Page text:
Justice Dept. Says Acorn Can Be Paid
WASHINGTON — The Justice Department has concluded that the Obama administration can lawfully pay the community group Acorn for services provided under contracts signed before Congress banned the government from providing funds to the group.The department’s conclusion, laid out in a recently disclosed five-page memorandum from David Barron, the acting assistant attorney general for the Office of Legal Counsel, adds a new wrinkle to a sharp political debate over the antipoverty group’s activities and recent efforts to distance the government from it.
Since 1994, Acorn, which stands for the Association of Community Organizations for Reform Now, has received about $53 million in federal aid, much of it grants from the Department of Housing and Urban Development for providing various services related to affordable housing.But the group has become a prime target for conservative critics, and on Oct. 1, President Obama signed into law a spending bill that included a provision that said no taxpayer funds — including funds authorized by previous legislation — could be “provided to” the group or its affiliates.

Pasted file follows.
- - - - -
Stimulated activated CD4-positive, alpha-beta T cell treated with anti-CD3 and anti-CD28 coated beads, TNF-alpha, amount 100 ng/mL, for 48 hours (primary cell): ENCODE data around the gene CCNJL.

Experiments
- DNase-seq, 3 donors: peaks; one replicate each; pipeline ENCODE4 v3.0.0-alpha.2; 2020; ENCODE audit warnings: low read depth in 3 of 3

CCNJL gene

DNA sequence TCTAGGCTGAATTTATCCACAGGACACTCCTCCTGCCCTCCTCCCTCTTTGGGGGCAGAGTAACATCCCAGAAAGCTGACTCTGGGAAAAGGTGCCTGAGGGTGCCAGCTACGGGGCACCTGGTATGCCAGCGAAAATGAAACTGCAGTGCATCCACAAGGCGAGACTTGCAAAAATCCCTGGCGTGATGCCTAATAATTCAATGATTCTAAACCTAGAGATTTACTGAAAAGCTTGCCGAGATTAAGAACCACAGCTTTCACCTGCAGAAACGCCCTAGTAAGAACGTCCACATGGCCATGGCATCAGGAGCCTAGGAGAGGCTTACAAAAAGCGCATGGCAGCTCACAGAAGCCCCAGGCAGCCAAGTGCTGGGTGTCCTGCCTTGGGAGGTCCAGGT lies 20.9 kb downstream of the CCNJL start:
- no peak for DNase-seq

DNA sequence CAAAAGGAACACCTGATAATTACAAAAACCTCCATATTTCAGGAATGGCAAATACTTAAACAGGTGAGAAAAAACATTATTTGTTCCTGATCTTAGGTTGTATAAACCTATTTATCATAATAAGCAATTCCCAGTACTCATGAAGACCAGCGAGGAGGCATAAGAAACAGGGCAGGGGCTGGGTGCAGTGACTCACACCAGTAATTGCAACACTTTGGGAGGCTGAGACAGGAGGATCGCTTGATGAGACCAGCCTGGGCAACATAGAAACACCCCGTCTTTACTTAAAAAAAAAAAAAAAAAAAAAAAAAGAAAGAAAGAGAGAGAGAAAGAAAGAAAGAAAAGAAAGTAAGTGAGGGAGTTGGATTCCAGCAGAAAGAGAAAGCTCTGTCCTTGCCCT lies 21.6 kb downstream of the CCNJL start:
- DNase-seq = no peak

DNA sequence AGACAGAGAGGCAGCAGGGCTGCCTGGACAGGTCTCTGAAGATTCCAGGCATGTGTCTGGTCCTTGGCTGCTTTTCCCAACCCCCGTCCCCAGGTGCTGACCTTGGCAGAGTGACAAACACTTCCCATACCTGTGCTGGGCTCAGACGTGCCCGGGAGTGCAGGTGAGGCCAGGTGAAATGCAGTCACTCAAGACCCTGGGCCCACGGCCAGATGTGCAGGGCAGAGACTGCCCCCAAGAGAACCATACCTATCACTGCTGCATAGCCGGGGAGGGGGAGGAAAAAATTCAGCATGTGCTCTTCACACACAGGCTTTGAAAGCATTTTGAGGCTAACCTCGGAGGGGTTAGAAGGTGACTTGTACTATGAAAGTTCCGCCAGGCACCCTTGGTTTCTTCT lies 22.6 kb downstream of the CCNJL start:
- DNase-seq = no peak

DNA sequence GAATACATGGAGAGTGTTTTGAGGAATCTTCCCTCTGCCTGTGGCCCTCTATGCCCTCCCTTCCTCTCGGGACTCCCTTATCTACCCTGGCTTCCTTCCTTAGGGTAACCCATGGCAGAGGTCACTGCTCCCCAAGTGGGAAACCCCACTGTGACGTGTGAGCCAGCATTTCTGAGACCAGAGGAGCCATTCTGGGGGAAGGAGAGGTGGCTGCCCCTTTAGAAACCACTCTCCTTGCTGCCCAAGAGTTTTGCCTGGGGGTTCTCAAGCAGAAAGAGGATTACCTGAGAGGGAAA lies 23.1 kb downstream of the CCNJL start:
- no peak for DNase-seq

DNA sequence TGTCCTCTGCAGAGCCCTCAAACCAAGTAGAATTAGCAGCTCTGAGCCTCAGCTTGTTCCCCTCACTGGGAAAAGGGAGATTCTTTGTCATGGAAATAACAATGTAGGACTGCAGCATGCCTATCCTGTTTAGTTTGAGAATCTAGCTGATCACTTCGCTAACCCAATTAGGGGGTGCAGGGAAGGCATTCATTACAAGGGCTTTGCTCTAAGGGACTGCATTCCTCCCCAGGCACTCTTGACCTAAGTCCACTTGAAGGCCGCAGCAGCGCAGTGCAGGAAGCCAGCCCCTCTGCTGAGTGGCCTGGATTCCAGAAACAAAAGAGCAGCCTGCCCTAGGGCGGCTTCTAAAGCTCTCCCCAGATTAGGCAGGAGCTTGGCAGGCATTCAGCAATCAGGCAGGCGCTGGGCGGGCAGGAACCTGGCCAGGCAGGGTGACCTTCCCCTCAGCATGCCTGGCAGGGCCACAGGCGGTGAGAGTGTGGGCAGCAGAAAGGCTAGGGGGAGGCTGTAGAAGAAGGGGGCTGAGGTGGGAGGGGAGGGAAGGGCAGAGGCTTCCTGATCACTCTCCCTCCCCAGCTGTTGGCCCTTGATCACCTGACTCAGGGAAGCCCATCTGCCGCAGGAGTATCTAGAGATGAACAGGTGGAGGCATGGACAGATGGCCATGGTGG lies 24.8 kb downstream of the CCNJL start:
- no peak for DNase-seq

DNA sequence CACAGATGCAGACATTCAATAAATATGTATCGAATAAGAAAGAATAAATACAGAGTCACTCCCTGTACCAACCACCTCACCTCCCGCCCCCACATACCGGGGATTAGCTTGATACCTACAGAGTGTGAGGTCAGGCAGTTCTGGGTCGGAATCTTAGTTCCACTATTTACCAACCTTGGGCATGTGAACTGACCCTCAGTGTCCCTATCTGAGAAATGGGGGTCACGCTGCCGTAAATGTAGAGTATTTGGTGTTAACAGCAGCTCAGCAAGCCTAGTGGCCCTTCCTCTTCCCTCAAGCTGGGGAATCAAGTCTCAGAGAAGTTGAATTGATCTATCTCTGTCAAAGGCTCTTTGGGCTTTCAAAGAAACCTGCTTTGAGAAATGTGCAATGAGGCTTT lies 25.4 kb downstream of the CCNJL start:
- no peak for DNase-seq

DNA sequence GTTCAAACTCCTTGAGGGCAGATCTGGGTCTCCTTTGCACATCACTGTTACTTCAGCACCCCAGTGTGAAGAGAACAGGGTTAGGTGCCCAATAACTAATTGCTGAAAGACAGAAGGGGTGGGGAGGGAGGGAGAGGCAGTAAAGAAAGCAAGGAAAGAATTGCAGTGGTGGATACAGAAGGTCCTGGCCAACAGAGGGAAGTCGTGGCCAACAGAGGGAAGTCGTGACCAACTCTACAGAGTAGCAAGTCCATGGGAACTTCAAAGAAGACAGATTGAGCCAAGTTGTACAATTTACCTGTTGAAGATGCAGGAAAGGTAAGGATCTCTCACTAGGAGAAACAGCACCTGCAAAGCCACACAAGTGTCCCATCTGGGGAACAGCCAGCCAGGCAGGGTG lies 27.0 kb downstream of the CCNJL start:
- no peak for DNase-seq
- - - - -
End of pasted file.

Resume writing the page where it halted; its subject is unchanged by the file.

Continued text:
A Housing and Urban Development lawyer asked the Justice Department whether the new law meant that pre-existing contracts with Acorn should be broken. But in a memorandum signed Oct. 23 and posted online this week, Mr. Barron said the government should continue to make payments to Acorn as required by such contracts.The new law “should not be read as directing or authorizing HUD to breach a pre-existing binding contractual obligation to make payments to Acorn or its affiliates, subsidiaries or allied organizations where doing so would give rise to contractual liability,” Mr. Barron wrote.
The deputy director of national operations for Acorn, Brian Kettenring, praised Mr. Barron’s decision.“We are pleased that commitments will be honored relative to Acorn’s work to help keep America’s working families facing foreclosure in their homes,” he said.
Mr. Barron said he had based his conclusion on the statute’s phrase “provided to.” This phrase, he said, has no clearly defined meaning in the realm of government spending — unlike words like “obligate” and “expend.”